/ZB :: use restartable mode; if access denied use Backup mode.
      /J :: copy using unbuffered I/O (recommended for large files).
    /EFSRAW :: copy all encrypted files in EFS RAW mode.
/COPY:copyflag[s] :: what to COPY for files (default is /COPY:ADT).
        (copyflags : D=Data, A=Attributes, T=Timestamps, X=Skip alt data streams).
        (S=Security=NTFS ACLs, O=Owner info, U=aUditing info).
     /SEC :: copy files with SECurity (equivalent to /COPY:ADTS).
    /COPYALL :: COPY ALL file info (equivalent to /COPY:ADTSOU).

    /NOCOPY :: COPY NO file info (useful with /PURGE).
    /SECFIX :: FIX file SECurity on all files, even skipped files.
    /TIMFIX :: FIX file TIMes on all files, even skipped files.



L.W. (Dan) Danz, Overland Park KS
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lakises
lakises
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Dan Danz - 16 September 2023 1:30 PM
lakises - 16 September 2023 9:29 AM
Dan Danz - 15 September 2023 11:33 PM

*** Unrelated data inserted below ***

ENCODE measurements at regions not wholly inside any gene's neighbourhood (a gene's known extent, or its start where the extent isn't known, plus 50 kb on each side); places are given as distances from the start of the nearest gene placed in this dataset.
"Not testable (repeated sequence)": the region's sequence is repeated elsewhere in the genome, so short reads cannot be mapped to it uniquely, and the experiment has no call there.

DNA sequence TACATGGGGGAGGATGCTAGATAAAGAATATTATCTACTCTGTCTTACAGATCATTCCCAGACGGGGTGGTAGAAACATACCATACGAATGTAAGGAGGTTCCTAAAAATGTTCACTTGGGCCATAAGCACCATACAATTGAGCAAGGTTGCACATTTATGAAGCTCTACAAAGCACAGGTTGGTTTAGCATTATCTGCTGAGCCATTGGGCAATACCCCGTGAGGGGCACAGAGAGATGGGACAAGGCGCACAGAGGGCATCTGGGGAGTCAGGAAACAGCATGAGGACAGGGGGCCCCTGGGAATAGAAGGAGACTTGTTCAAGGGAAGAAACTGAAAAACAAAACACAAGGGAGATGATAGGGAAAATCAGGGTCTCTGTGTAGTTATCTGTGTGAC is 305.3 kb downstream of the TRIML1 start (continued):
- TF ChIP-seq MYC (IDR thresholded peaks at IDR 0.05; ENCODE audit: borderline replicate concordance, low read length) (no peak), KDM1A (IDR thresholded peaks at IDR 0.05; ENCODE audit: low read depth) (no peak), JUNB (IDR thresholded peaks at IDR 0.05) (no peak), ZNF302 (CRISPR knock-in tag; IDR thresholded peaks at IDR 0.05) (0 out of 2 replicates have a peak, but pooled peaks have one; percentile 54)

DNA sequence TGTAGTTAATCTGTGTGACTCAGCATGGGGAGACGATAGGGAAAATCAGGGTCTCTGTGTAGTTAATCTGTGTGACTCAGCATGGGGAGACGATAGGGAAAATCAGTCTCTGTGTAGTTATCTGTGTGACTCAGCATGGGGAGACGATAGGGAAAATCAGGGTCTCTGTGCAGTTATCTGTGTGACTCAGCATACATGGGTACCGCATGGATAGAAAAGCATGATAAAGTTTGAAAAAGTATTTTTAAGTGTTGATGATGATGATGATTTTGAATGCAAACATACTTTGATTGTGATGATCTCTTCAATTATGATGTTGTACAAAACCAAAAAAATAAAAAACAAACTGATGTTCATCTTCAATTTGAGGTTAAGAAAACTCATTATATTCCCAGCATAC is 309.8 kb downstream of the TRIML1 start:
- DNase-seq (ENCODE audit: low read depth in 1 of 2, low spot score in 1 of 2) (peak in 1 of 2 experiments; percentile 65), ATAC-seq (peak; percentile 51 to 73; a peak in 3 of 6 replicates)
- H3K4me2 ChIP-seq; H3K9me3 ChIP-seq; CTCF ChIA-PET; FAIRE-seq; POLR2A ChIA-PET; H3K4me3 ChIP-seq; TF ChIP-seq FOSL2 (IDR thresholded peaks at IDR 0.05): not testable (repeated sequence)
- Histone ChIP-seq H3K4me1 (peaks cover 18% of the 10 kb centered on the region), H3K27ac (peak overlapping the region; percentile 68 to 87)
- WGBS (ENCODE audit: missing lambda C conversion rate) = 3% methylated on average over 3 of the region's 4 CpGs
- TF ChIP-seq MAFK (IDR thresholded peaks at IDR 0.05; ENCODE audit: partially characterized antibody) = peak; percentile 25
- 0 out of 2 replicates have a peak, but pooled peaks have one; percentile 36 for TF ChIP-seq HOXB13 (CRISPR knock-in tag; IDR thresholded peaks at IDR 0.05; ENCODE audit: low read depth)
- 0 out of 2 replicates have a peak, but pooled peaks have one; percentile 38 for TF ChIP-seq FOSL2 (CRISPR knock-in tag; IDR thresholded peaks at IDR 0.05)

lakises - 15 September 2023 10:17 PM
Dan Danz - 15 September 2023 9:20 PM
There are other things to consider.  What would you do if the system disk failed? You would need an image backup of all system partitions on that disk in order to easily recover to a replacement disk.   2nd question?   Is your primary FOLDER backup repository on that same disk? In a different partition?  Will the frequency of full/diff/incr backups be suitable if you included the repository data in the image backup.  If repository is on another disk, how will you recover ALL the data on that disk in the event that second disk failst?     

Thanks! I understand that the system recovery needs to be addressed as well. Just wanted to keep it simpler and limit the question to data backup.
I have data both on the system disk and two other disks. The backup repository (I guess that means the disk where the backup is stored, i.e. what I called primary backup disk) is a separate disk. Does this change the feasibility of my scenario?
I'm sorry I don't understand the question about frequency of backups, could you elaborate?
Also, the last question I don't understand. The primary backup would be used as the default backup if my data disk(s) failed. The secondary backup would be used for the purpose of the unlikely event that both the data disks and the primary backup disk failed at the same time.
Yes the repository is where you store backups.

Some users backup the critical system partitions on a less frequently scheduled image backup than a separate, more frequent backup of separate data partitions. If you backed up all of the disk in the same backup, you'd have to do it at the needed frequency for the data which increases repository size.